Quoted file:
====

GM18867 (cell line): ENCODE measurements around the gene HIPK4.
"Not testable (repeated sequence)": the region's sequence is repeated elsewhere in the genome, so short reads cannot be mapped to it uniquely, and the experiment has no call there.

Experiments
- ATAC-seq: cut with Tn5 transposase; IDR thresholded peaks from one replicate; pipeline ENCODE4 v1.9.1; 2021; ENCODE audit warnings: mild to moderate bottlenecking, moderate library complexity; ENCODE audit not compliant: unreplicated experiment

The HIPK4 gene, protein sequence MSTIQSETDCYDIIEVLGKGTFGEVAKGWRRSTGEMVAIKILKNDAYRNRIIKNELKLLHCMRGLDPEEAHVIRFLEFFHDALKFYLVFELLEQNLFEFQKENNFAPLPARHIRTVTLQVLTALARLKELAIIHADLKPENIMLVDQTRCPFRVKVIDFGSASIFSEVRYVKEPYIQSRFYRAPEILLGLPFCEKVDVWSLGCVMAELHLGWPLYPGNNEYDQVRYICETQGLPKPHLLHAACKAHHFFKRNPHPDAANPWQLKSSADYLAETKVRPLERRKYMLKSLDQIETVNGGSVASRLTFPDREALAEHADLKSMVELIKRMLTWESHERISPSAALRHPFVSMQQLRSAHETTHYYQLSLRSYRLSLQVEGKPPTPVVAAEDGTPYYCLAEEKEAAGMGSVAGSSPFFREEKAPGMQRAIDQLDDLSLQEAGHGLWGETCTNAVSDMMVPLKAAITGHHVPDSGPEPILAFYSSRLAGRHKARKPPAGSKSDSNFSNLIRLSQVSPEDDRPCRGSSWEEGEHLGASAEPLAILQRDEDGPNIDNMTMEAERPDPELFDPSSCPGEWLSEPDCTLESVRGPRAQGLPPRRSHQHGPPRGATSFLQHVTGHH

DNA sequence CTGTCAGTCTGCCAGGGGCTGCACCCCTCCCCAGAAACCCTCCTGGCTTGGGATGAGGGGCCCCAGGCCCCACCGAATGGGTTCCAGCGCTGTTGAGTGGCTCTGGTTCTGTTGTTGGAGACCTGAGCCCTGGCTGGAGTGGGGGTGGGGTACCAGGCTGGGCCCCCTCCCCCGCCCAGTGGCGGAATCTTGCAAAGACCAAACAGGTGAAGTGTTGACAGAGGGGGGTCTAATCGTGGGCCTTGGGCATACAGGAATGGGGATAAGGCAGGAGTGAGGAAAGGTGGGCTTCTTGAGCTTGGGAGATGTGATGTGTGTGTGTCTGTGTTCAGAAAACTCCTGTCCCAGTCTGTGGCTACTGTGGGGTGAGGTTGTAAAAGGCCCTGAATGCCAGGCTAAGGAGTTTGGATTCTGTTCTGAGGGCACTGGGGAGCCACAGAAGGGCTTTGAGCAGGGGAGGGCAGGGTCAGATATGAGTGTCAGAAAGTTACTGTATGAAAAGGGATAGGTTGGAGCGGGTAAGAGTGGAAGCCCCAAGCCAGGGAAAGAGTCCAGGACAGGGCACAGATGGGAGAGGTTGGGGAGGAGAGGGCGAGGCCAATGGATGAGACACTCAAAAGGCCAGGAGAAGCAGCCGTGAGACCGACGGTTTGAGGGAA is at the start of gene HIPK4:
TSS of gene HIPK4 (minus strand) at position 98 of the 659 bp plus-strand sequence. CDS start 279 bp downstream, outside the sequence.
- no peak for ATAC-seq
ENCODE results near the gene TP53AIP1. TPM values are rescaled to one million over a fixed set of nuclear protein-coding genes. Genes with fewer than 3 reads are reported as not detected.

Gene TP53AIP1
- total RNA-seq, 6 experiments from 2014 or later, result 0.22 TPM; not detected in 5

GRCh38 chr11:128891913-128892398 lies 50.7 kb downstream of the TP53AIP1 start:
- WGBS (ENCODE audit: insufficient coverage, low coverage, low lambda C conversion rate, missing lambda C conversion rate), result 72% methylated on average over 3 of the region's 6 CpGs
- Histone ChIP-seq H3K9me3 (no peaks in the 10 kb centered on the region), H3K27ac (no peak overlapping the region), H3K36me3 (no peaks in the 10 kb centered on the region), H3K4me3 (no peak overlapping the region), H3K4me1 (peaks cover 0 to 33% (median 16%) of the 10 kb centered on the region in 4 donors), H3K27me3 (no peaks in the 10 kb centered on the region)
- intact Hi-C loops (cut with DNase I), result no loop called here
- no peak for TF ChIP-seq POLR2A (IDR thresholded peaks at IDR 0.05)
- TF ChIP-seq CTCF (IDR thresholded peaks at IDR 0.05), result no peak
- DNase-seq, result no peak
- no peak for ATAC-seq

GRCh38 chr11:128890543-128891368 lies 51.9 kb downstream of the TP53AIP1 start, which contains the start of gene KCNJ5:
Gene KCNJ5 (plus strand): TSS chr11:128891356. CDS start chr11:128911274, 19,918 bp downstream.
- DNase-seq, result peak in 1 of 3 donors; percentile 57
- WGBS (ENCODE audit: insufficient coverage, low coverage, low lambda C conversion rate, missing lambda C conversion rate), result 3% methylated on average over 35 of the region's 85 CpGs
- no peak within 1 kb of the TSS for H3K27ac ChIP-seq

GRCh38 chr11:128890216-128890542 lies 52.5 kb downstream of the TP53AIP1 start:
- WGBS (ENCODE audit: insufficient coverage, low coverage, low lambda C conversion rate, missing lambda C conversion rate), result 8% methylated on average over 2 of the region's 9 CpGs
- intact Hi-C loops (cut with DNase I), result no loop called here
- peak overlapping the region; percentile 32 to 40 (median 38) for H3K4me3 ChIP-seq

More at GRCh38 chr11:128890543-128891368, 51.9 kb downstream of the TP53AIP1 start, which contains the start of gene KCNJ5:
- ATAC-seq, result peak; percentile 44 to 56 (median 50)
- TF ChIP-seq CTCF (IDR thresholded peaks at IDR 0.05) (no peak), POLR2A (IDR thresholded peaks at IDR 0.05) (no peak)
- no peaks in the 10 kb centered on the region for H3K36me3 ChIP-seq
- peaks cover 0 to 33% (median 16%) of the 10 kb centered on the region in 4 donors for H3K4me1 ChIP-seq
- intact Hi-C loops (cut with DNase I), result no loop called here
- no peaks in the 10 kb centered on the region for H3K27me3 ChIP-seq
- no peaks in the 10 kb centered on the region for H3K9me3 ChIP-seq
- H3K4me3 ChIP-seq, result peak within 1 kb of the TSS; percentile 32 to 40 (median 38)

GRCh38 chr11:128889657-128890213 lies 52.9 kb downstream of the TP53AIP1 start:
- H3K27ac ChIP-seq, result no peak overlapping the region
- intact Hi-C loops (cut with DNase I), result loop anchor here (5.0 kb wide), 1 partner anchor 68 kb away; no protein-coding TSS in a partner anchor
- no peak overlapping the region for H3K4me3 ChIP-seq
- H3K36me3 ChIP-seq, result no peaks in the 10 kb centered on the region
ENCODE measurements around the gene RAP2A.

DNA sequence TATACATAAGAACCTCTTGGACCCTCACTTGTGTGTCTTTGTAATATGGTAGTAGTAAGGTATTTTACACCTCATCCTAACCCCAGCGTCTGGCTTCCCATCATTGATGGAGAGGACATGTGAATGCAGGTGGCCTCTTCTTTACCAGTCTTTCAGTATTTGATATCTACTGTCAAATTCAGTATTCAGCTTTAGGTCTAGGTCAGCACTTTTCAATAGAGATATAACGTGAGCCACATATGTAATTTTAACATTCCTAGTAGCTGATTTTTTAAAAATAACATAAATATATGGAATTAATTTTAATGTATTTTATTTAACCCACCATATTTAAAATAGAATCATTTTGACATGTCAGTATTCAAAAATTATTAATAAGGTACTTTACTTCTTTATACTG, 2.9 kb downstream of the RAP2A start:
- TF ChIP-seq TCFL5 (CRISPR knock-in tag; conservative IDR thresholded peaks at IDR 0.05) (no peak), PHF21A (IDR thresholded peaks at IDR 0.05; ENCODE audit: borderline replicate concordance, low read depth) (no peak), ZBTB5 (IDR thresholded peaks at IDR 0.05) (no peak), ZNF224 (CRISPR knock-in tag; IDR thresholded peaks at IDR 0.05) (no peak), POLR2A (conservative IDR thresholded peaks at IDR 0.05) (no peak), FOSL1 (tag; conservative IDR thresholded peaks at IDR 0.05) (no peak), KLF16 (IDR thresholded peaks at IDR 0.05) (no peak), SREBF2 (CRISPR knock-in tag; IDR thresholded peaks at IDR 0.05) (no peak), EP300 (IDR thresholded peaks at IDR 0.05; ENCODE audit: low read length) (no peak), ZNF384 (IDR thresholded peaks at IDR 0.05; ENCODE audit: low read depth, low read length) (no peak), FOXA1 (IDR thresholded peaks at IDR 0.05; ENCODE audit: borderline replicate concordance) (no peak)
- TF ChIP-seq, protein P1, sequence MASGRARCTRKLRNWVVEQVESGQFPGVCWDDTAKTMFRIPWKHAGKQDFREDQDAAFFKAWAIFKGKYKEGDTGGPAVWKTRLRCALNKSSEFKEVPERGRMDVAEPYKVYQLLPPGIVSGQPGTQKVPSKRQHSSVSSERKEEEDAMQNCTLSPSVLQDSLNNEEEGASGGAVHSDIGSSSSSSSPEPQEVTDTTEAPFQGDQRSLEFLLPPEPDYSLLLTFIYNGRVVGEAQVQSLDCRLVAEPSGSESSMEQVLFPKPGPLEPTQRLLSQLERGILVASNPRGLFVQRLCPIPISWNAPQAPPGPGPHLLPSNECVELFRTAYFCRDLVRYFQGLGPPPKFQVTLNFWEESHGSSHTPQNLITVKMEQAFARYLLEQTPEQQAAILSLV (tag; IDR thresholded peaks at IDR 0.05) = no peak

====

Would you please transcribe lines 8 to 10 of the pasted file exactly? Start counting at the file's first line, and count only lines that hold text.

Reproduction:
- no peak for ATAC-seq
ENCODE results near the gene TP53AIP1. TPM values are rescaled to one million over a fixed set of nuclear protein-coding genes. Genes with fewer than 3 reads are reported as not detected.

Gene TP53AIP1